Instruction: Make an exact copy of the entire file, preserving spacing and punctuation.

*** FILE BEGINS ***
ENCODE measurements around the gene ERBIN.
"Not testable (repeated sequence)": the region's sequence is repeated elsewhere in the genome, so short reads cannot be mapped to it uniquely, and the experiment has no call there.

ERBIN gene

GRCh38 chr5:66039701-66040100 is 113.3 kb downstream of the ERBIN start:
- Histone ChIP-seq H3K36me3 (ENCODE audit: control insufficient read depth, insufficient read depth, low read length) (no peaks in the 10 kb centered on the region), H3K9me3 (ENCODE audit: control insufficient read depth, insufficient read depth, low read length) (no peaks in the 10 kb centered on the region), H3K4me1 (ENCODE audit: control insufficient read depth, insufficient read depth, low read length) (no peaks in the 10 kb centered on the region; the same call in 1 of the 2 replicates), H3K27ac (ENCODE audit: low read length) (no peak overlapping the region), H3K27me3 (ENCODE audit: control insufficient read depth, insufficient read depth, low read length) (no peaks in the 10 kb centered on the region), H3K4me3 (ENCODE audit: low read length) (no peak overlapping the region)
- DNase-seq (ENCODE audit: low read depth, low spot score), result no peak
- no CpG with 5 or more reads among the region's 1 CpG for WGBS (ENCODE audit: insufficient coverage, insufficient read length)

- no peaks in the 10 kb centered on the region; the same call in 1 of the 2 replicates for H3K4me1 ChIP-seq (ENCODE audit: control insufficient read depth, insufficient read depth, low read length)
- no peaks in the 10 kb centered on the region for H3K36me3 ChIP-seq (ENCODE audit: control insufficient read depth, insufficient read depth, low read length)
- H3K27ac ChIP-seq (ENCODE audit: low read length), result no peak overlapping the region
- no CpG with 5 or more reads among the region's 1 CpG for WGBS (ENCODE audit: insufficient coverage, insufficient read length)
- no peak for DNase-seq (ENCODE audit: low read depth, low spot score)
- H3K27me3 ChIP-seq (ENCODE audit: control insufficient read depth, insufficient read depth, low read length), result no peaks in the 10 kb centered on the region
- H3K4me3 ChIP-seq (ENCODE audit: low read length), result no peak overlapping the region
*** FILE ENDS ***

ENCODE measurements around the gene ERBIN.
"Not testable (repeated sequence)": the region's sequence is repeated elsewhere in the genome, so short reads cannot be mapped to it uniquely, and the experiment has no call there.

ERBIN gene

GRCh38 chr5:66039701-66040100 is 113.3 kb downstream of the ERBIN start:
- Histone ChIP-seq H3K36me3 (ENCODE audit: control insufficient read depth, insufficient read depth, low read length) (no peaks in the 10 kb centered on the region), H3K9me3 (ENCODE audit: control insufficient read depth, insufficient read depth, low read length) (no peaks in the 10 kb centered on the region), H3K4me1 (ENCODE audit: control insufficient read depth, insufficient read depth, low read length) (no peaks in the 10 kb centered on the region; the same call in 1 of the 2 replicates), H3K27ac (ENCODE audit: low read length) (no peak overlapping the region), H3K27me3 (ENCODE audit: control insufficient read depth, insufficient read depth, low read length) (no peaks in the 10 kb centered on the region), H3K4me3 (ENCODE audit: low read length) (no peak overlapping the region)
- DNase-seq (ENCODE audit: low read depth, low spot score), result no peak
- no CpG with 5 or more reads among the region's 1 CpG for WGBS (ENCODE audit: insufficient coverage, insufficient read length)

- no peaks in the 10 kb centered on the region; the same call in 1 of the 2 replicates for H3K4me1 ChIP-seq (ENCODE audit: control insufficient read depth, insufficient read depth, low read length)
- no peaks in the 10 kb centered on the region for H3K36me3 ChIP-seq (ENCODE audit: control insufficient read depth, insufficient read depth, low read length)
- H3K27ac ChIP-seq (ENCODE audit: low read length), result no peak overlapping the region
- no CpG with 5 or more reads among the region's 1 CpG for WGBS (ENCODE audit: insufficient coverage, insufficient read length)
- no peak for DNase-seq (ENCODE audit: low read depth, low spot score)
- H3K27me3 ChIP-seq (ENCODE audit: control insufficient read depth, insufficient read depth, low read length), result no peaks in the 10 kb centered on the region
- H3K4me3 ChIP-seq (ENCODE audit: low read length), result no peak overlapping the region